Next Article in Journal
A Comparative Evaluation of Hydromorphological Assessment Methods Applied in Rivers of Greece
Next Article in Special Issue
Advances in Evaporation and Evaporative Demand
Previous Article in Journal
Inferring Hydrological Information at the Regional Scale by Means of δ18O–δ2H Relationships: Insights from the Northern Italian Apennines
Previous Article in Special Issue
RASPOTION—A New Global PET Dataset by Means of Remote Monthly Temperature Data and Parametric Modelling
 
 
Article

Determinants of Evapotranspiration in Urban Rain Gardens: A Case Study with Lysimeters under Temperate Climate

1
Equipe TEAM, Centre d’Etudes et d’Expertise sur les Risques, l’Environnement, la Mobilité et l’Aménagement (Cerema), 12 rue Teisserenc de Bort, F 78190 Trappes, France
2
Division Etudes et Ingénierie, Direction de la Propreté et de l’Eau, Service Technique de l’Eau et de l’Assainissement (DPE-STEA), 27 rue du Commandeur, F 75014 Paris, France
3
Leesu, Ecole des Ponts, Université Paris Est Creteil, F 77455 Marne-la-Vallee, France
*
Authors to whom correspondence should be addressed.
Academic Editor: Aristoteles Tegos
Hydrology 2022, 9(3), 42; https://doi.org/10.3390/hydrology9030042
Received: 31 January 2022 / Revised: 18 February 2022 / Accepted: 21 February 2022 / Published: 23 February 2022
(This article belongs to the Special Issue Advances in Evaporation and Evaporative Demand)
Accurate evaluation of evapotranspiration (ET) flux is an important issue in sustainable urban drainage systems that target not only flow rate limitations, but also aim at the restoration of natural water balances. This is especially true in context where infiltration possibilities are limited. However, its assessment suffers from insufficient understanding. In this study, ET in 1 m3 pilot rain gardens were studied from eight lysimeters monitored for three years in Paris (France). Daily ET was calculated for each lysimeter based on a mass balance approach and the related uncertainties were assessed at ±0.42 to 0.58 mm. Results showed that for these lysimeters, ET is the major term in water budget (61 to 90% of the precipitations) with maximum values reaching 8–12 mm. Furthermore, the major determinants of ET are the existence or not of an internal water storage and the atmospheric factors. The vegetation type is a secondary determinant, with little difference between herbaceous and shrub configurations, maximum ET for spontaneous vegetation, and minimal values when vegetation was regularly removed. Shading of lysimeters by surroundings buildings is also important, leading to lower values. Finally, ET of lysimeters is higher than tested reference values (evaporimeter, FAO-56, and local Météo-France equations). View Full-Text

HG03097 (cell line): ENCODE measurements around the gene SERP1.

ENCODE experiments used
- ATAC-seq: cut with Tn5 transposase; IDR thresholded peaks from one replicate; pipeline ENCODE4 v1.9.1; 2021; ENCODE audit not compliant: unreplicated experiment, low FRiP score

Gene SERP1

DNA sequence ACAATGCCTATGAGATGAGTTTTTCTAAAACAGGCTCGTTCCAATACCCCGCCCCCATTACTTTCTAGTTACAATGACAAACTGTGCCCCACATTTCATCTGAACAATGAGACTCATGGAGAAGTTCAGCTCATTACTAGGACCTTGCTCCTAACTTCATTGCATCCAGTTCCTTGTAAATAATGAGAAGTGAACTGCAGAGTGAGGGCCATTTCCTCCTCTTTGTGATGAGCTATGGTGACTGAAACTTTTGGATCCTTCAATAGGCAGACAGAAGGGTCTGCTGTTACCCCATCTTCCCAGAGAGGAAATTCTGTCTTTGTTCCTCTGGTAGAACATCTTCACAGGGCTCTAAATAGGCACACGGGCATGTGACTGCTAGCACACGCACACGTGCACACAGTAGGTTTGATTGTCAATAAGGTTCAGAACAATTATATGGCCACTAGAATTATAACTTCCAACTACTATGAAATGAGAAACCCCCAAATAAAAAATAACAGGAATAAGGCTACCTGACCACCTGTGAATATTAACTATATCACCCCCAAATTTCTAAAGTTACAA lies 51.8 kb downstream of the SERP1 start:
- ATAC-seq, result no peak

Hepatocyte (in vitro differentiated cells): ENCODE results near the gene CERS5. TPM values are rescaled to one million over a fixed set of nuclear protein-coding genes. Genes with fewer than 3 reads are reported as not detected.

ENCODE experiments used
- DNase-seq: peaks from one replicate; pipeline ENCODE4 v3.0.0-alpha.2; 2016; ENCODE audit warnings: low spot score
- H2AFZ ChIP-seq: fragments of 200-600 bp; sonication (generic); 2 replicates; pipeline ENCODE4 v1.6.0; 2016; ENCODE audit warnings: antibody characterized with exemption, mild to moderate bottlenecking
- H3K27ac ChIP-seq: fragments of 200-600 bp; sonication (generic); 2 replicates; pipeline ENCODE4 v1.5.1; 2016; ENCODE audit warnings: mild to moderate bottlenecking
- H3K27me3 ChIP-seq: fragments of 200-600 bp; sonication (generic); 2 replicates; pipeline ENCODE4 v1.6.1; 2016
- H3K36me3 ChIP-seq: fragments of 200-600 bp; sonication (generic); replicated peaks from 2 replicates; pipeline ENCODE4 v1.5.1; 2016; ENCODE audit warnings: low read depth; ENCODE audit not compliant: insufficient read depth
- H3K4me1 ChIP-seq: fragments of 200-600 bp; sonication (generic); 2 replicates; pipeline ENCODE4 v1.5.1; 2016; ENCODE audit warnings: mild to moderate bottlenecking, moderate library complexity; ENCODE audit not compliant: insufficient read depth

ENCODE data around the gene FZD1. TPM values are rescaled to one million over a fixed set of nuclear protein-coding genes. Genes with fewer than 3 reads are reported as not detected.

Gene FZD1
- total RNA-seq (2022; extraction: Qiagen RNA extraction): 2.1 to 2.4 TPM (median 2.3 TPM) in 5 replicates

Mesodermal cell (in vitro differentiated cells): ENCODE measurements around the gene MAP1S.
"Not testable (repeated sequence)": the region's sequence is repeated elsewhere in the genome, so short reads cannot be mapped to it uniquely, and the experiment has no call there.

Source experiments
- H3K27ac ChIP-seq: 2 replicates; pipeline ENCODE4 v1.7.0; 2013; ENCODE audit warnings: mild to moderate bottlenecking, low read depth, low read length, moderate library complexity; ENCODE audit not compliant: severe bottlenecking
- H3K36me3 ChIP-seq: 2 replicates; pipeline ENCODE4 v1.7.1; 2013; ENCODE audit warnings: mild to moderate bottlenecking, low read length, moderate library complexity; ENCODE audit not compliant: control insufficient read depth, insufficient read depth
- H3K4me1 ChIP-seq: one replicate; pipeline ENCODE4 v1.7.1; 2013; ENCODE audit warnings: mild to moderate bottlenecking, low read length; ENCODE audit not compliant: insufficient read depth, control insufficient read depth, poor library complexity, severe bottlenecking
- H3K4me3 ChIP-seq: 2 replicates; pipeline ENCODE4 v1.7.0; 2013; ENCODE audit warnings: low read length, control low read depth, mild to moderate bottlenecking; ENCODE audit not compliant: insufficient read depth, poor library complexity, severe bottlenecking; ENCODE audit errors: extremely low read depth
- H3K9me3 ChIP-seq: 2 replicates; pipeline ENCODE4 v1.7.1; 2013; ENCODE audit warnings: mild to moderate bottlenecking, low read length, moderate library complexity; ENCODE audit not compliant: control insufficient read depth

Keywords: evapotranspiration estimation; urban rain gardens; lysimeters; evapotranspiration models evapotranspiration estimation; urban rain gardens; lysimeters; evapotranspiration models
Show Figures

Figure 1

MDPI and ACS Style

Ouédraogo, A.A.; Berthier, E.; Durand, B.; Gromaire, M.-C. Determinants of Evapotranspiration in Urban Rain Gardens: A Case Study with Lysimeters under Temperate Climate. Hydrology 2022, 9, 42. https://doi.org/10.3390/hydrology9030042

AMA Style

Ouédraogo AA, Berthier E, Durand B, Gromaire M-C. Determinants of Evapotranspiration in Urban Rain Gardens: A Case Study with Lysimeters under Temperate Climate. Hydrology. 2022; 9(3):42. https://doi.org/10.3390/hydrology9030042

Chicago/Turabian Style

Ouédraogo, Ahmeda Assann, Emmanuel Berthier, Brigitte Durand, and Marie-Christine Gromaire. 2022. "Determinants of Evapotranspiration in Urban Rain Gardens: A Case Study with Lysimeters under Temperate Climate" Hydrology 9, no. 3: 42. https://doi.org/10.3390/hydrology9030042

Find Other Styles
Note that from the first issue of 2016, MDPI journals use article numbers instead of page numbers. See further details here.

Article Access Map by Country/Region

1
Back to TopTop